In the last two decades, educational leaders have spent considerable effort to increase the use of innovative practices in the classroom. These practices, including project-based learning, problem-based learning, and inquiry-based learning, have been designated as most promising practices for improvement of educational outcomes in science, technology, engineering, and mathematics (STEM) disciplines. Project-based learning has as its goal the actualization of learning around a project that includes describing ill-defined tasks, hypothesizing, modeling, testing, and refining.
Although STEM has been defined by various researchers the last decade, STEM education has gained an increasing presence on the national agenda through initiatives from the National Science Foundation and the Institute for Educational Sciences. Several states, such as Texas and Ohio, have also initiated statewide STEM efforts focused on PreK-12 schools. Additionally, STEM education has attracted private sector interest from diverse groups such as: The Houston Endowment, the Society of Manufacturing Engineers, the American Association of University Women and the Bill and Melinda Gates Foundation. Furthermore, a major national report from the National Academies, Rising Above the Gathering Storm, prepared by leading participants from academia, corporations, and government, has garnered considerable attention.
The National Academies report was released at a time of growing concern over the future of the U.S. in an increasingly globalized and competitive world, particularly in relation to the demand for workers proficient in science and technology. The summary painted a solemn picture, expressing its concern that “the scientific and technological building blocks critical to our economic leadership are eroding at a time when many other nations are garnering strength.”
The Call to Action
In order to remain competitive, the Committee recommended that the U.S. optimize its knowledge-based resources, particularly in science and technology. Recommendations included calls for increased recruitment of science and mathematics teachers, expanded teacher education, promotion of the STEM pipeline through K-12 education, greater research funding, and adoption of economic policies that would foster innovation in mathematics and science. While the report attracted widespread attention, it also has received some criticism from individuals who said it portrayed a more severe situation than the data warranted. For example, Lowell and Salzman (2007) argued that existing data indicated that the performance of U.S. students in mathematics and science is actually improving or has remained stable and that the current system is producing more qualified graduates in science and engineering than there are open positions for these graduates to fill.
STEM Project-Based Learning (PBL) has been defined as a “well-defined outcome with an ill-defined task” within an interdisciplinary framework. These ill-defined tasks can be complex and messy by nature, just like real-world problems. With ill-defined tasks, students investigate interdisciplinary, rigorous real-world topics usually originating from a driving question. STEM PBL integrates engineering design principles within the K-12 curriculum. STEM PBLs can be a model for classroom activity that shifts away from classroom practices comprised of short, discontinuous, teacher-centric lessons but instead fosters learning activities that are long-term, inter-related, interdisciplinary, student-centered, and integrated with real-world issues and practices. A STEM PBL could be a single lesson divided across two or three weeks. The instruction alternates between instruction that supports the PBL with necessary skills and concepts and the actual PBL instruction during which the teacher facilitates learning while students take the initiative to research and develop a product. This creates an authentic setting where students learn their subjects and then apply them in a real life setting. Students (regardless of age) learn better when they are authentically engaged in meaningful activities that produce authentic and tangible products. Dealing with real-world problems makes the knowledge gained relevant and increases the transfer of skills and information from the school setting to the working world around them, thus promoting life-long learning.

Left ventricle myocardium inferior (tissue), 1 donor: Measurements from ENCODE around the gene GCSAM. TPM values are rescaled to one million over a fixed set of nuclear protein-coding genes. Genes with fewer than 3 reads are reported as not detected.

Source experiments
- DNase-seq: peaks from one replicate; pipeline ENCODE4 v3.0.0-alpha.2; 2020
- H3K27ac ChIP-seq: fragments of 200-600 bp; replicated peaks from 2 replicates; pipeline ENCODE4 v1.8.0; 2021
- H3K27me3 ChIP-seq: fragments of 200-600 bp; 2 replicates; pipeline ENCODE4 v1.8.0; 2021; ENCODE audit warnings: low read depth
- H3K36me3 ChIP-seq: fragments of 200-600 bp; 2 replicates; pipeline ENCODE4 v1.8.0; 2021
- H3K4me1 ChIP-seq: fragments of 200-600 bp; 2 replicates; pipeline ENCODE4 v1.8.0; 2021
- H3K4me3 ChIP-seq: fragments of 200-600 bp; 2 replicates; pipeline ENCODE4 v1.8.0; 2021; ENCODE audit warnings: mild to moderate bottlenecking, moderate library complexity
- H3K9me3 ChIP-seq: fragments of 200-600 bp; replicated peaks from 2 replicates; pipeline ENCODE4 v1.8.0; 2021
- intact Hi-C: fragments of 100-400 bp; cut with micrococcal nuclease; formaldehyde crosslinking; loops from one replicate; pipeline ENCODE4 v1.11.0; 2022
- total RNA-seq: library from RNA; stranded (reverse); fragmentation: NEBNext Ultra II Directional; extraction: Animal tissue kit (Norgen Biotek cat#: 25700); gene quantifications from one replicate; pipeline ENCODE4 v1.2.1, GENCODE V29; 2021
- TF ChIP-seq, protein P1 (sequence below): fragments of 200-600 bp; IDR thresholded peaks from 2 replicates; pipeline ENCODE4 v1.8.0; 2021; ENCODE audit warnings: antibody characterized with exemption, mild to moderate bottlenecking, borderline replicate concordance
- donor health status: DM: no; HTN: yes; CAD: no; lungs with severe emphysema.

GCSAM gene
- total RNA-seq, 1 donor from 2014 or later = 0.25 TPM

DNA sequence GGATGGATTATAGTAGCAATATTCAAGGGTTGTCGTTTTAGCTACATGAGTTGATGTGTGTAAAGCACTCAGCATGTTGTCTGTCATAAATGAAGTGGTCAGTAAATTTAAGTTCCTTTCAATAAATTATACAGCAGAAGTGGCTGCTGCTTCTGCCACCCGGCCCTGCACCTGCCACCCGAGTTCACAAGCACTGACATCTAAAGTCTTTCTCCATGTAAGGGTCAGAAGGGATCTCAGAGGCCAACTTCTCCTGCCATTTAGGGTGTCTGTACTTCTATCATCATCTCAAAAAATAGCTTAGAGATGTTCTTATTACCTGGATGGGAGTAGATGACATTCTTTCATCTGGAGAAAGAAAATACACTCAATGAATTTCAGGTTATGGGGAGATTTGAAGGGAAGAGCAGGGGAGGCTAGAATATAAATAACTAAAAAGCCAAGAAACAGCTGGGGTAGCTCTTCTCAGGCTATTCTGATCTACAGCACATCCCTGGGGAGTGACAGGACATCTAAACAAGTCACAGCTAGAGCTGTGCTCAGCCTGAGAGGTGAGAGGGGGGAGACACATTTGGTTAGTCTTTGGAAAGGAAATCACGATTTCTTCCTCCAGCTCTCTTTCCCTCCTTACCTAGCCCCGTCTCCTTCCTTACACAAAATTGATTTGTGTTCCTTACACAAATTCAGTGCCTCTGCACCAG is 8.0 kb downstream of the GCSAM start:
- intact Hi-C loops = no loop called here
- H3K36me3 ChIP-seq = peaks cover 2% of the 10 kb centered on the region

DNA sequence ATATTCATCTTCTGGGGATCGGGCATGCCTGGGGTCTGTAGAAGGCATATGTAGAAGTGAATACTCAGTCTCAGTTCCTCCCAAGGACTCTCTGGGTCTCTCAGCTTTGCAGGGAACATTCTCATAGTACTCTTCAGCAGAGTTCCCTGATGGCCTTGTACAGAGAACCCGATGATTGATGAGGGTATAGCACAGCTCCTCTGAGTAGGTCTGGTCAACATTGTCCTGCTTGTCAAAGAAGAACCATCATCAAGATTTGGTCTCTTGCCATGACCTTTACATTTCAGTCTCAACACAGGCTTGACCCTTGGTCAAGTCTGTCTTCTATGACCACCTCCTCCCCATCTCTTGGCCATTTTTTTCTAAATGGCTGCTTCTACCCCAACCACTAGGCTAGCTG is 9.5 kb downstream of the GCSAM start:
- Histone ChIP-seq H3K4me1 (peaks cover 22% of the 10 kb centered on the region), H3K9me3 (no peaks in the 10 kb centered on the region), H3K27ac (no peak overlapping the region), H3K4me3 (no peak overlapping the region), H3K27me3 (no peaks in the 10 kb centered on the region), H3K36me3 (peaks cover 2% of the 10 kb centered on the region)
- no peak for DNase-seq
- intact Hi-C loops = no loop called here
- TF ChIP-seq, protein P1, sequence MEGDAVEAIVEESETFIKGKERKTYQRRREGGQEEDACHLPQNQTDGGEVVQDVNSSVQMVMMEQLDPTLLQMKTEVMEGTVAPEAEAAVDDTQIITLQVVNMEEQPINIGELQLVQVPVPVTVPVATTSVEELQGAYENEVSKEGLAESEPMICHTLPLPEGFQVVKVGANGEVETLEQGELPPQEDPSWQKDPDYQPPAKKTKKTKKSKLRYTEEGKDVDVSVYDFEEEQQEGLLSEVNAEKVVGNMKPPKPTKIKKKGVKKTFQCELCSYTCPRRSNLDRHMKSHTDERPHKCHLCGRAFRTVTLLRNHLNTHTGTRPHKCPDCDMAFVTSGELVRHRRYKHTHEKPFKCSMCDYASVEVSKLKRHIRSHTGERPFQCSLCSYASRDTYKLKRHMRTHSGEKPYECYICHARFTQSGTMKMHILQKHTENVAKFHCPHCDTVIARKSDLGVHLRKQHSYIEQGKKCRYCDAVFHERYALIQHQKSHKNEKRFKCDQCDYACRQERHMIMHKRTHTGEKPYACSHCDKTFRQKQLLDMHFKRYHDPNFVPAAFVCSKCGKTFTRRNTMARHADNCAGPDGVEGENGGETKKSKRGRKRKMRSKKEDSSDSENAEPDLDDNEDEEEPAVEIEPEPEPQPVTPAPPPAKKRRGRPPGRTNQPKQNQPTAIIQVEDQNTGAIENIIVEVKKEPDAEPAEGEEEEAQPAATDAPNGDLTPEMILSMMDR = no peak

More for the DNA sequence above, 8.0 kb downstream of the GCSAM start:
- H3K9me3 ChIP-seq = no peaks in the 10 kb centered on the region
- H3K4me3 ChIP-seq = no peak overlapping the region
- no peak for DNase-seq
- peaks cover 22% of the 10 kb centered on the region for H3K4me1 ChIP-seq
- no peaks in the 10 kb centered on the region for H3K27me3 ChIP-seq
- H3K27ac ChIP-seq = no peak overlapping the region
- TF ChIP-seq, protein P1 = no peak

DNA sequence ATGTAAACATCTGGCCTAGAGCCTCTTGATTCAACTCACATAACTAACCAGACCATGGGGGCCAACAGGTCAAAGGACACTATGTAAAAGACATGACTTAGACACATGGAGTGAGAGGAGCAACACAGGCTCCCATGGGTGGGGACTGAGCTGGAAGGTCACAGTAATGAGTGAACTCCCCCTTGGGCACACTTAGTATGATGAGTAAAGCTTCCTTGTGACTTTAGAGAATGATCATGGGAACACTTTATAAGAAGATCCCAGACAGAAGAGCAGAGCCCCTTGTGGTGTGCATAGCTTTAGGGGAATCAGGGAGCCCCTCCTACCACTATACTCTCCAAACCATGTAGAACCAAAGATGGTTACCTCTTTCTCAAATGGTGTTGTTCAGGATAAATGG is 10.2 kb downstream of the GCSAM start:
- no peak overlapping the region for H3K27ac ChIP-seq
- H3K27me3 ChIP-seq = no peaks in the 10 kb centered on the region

The Teaching Role
Teachers may be very well prepared to teach their subjects – especially in high school. However, they are products of an educational system that envisioned instruction in each subject separately. When teachers face teaching in a way they did not learn, they confront a set of challenges never before encountered. Remember, high school teachers excelled in a subject, majored in that subject, and became very successful at it. They did not learn when and how that content is used in working situations. Teachers need to learn to:
Business and STEM Education Reform
In no other time in the American educational landscape has it been more important for businesses to be engaged with schools. American school doors are open and teachers and administrators are welcoming the opportunity. Through engagement in STEM education, you can make an indelible mark on developing the workforce you want to hire and not the one you are stuck with retraining.
Robert M. Capraro, Mary Margaret Capraro, Sandra Nite, and James Morgan are Aggie STEM @ Texas A&M University. For more information on their findings and research please refer to:
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